Born 20th March 1920 in Poplar in the East End of London. Bill was the younger of twin brother, Henry. The family had generations of sea captains in sail and steam, hence the connection with shipping in the East India Docks. The family moved to Brighton, Kemp Town in 1925 and Bill and Henry attended Brighton College Prep School, then located in fine sea front houses in Lewes Crescent overlooking the sea. In 1934 they progressed to the College, in Hampden A housed in the former “Tin Huts” formerly army housing.
From the beginning, Bill and his brother were natural games players. Bill kept wicket for Sussex Prep Schools in 1932. At the College he was in both the 1st X1 Cricket and the Rugby XV from 1937-1939. He also won the Junior and Senior Fives Cups. He was made head of House in 1939.
In October 1939 he went to King’s College, London to train for Ordination by which time King’s had been evacuated to Bristol. As a theological student he was exempt from Military service, but after only a few weeks at Kings, he obtained permission to waive his exemption and joined the Army. After initial training in the Cheshire Regt, Bill was commissioned aged 20 into the Gordon Highlanders and joined the Regiment in the 51st Highland Division stationed in the North of Scotland. His Regiment sailed for India in January 1943 where it joined the 2nd British Division, which had survived the evacuation from Dunkirk.
Once in India, it was only a short time before the Japanese invaded Singapore and later Burma. The climax was the Battle of Kohima in 1944, now classified as the Battle of all Battles. Bill was the sole survivor of ten men in the regimental HQ following a dawn air raid by the Japanese. There were at least five old Brightonians in the 2nd Division and they all survived.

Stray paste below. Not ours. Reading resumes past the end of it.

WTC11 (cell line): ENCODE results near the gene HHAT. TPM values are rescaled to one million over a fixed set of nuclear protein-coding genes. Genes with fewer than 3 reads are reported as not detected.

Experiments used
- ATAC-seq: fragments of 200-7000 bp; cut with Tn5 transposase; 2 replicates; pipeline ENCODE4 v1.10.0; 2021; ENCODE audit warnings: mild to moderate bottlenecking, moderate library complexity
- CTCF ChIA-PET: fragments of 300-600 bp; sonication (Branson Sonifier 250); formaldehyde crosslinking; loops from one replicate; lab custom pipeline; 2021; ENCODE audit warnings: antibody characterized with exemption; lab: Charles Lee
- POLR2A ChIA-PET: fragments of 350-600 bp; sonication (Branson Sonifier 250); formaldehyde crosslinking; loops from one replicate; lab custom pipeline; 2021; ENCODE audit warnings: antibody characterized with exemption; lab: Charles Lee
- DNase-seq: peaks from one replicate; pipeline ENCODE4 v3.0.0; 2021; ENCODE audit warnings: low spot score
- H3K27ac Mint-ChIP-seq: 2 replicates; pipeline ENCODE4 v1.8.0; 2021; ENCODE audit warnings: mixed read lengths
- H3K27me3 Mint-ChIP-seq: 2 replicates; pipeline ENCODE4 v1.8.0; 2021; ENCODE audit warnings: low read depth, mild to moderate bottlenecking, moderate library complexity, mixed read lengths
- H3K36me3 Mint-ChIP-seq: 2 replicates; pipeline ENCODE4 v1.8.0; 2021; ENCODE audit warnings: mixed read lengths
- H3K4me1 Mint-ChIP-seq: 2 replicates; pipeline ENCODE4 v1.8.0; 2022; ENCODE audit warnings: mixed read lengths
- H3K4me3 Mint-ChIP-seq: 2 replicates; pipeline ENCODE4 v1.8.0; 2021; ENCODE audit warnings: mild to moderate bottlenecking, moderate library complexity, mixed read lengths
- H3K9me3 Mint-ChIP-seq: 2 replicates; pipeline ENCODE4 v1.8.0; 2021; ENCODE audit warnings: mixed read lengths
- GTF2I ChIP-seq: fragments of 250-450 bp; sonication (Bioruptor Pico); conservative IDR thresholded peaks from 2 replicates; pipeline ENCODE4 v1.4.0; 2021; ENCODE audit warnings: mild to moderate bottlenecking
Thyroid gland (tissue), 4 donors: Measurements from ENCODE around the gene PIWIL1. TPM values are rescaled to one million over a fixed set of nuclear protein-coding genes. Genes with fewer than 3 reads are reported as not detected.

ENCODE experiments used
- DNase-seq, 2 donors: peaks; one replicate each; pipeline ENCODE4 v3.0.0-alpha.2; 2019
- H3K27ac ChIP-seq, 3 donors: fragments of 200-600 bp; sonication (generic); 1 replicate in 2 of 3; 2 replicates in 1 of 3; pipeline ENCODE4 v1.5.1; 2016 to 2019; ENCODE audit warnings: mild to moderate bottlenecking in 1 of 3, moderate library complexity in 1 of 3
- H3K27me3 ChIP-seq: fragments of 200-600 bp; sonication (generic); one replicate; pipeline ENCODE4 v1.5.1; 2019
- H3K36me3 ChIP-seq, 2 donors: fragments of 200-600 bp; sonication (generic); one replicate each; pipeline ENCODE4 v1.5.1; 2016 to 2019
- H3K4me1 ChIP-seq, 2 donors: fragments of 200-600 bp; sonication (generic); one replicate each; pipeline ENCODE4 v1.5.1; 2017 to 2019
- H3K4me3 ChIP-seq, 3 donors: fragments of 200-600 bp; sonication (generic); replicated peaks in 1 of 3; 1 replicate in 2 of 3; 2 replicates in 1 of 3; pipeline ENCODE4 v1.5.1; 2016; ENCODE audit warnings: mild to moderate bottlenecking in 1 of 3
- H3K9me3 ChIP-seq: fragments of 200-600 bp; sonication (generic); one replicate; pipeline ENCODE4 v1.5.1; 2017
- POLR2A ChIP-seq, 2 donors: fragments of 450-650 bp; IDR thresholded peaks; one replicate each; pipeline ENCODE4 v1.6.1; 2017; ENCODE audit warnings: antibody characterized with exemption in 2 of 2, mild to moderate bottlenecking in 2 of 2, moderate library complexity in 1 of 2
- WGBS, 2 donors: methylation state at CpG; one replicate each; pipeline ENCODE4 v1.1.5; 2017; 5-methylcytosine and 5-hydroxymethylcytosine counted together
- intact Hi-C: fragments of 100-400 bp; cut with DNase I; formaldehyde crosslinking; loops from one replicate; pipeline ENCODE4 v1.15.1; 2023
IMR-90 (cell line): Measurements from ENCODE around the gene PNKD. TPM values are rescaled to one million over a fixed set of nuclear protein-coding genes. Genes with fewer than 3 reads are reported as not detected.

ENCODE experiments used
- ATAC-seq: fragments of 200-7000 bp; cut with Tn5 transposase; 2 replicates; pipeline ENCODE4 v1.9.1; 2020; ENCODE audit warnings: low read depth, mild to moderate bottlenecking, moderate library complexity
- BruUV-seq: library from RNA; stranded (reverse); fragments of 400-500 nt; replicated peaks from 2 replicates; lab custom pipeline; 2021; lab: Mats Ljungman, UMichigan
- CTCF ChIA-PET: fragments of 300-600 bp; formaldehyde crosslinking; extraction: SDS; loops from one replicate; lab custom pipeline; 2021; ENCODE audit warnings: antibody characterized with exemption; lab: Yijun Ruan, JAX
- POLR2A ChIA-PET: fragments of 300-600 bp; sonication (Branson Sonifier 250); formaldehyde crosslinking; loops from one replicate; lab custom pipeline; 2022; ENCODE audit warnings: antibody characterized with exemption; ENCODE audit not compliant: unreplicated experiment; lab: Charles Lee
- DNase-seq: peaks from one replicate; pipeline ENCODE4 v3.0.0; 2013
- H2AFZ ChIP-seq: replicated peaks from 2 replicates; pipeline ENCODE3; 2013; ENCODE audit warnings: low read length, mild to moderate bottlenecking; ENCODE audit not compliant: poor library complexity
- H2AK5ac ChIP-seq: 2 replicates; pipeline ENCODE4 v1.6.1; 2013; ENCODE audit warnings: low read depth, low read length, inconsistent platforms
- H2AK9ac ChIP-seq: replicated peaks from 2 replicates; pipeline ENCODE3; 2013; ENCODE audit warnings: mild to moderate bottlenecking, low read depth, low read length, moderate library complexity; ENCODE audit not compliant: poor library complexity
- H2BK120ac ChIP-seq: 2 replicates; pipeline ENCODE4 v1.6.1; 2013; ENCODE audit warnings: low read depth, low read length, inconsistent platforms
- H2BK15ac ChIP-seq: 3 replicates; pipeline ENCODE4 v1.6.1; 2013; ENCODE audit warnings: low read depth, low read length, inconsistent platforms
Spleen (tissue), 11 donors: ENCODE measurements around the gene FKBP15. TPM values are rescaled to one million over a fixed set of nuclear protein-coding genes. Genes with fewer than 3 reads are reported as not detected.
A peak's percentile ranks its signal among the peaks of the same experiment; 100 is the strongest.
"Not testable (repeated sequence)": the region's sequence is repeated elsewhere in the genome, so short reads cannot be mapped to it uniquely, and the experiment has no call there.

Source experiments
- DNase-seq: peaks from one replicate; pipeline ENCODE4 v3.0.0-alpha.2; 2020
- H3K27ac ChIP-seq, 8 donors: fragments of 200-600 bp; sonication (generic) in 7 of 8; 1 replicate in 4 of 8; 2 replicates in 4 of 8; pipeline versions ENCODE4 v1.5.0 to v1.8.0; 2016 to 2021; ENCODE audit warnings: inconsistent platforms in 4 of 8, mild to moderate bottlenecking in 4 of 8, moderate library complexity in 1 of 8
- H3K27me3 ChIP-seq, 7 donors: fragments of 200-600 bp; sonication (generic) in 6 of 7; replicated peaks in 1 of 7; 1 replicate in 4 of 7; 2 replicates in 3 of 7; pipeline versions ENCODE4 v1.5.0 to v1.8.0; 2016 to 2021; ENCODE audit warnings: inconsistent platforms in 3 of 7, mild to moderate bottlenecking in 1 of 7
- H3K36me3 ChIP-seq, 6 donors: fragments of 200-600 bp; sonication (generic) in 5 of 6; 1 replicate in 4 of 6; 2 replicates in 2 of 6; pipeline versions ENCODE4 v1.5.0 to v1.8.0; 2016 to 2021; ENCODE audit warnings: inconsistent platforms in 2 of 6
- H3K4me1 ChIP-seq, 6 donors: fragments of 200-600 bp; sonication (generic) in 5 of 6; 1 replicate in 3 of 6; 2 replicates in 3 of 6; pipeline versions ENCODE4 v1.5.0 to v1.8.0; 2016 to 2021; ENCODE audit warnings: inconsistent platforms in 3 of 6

Later, having withdrawn from India, the 2nd Division was redeployed to occupy Malaya after the Japanese surrender and was present at the formal surrender of Japanese officers in Singapore, which involved the surrender of their Samurai swords. Bill was finally demobbed in 1946, 6 years and 1 day after having joined up.
In 1946 he went up to Wadham College, Oxford to read History. He was awarded his Cricket Blue in 1947-1948. In the late 1940s Bill occasionally kept wicket for Sussex.
Following Oxford, he prepared for ordination at Westcott House, Cambridge and was ordained in Southwell Minster, Nottinghamshire in 1950. He served as a curate in Nottingham from 1950-1953.
In 1953 he married Sylvia Bazeley and between 1954 and 1959 they had three children Jane, Andrew and James.
From 1954-1957 he joined the Navy as a Naval Chaplain serving in Malta and UK. He kept wicket for the Navy and was awarded his Naval Cap.
After leaving the Navy, from 1957 – 1965 his first parish was Esher in Surrey in the gift of Wadham College. During his years at Esher, he managed to squeeze in some more cricket playing for Esher Cricket Club, the MCC, the Free Foresters and after his move to London, he also captained the London Diocese cricket team. He exchanged his parish with the Rector of the Church of the Holy Family in Chapel Hill, North Carolina for a year. Whilst there he and his family had a three month break and travelled extensively up the US east coast and into Canada.
On their return to the UK in 1965, Bill was appointed Vicar of St, Stephen’s Rochester Row, Westminster where he served for 18 years. This included an exchange for five months with the Archdeacon of Cape Town in South Africa. He retired from the church in 1983.
At various times Bill managed to do a good deal of sailing with friends, in the process surviving some hairy moments, including being dismasted in a storm in the Bay of Biscay and doing 100miles under bare poles during a major gale in the channel.
In 1985 he married Sally Thompson and after a period in Surrey, he and Sally moved to The Cotswolds. He took great enjoyment and pride from his two families and managed to indulge his passion for fly-fishing and fly tying into his 80s. In 2010, aged 90, he celebrated 60 years in Holy Orders.
Bill died on 26th May 2015 aged 95.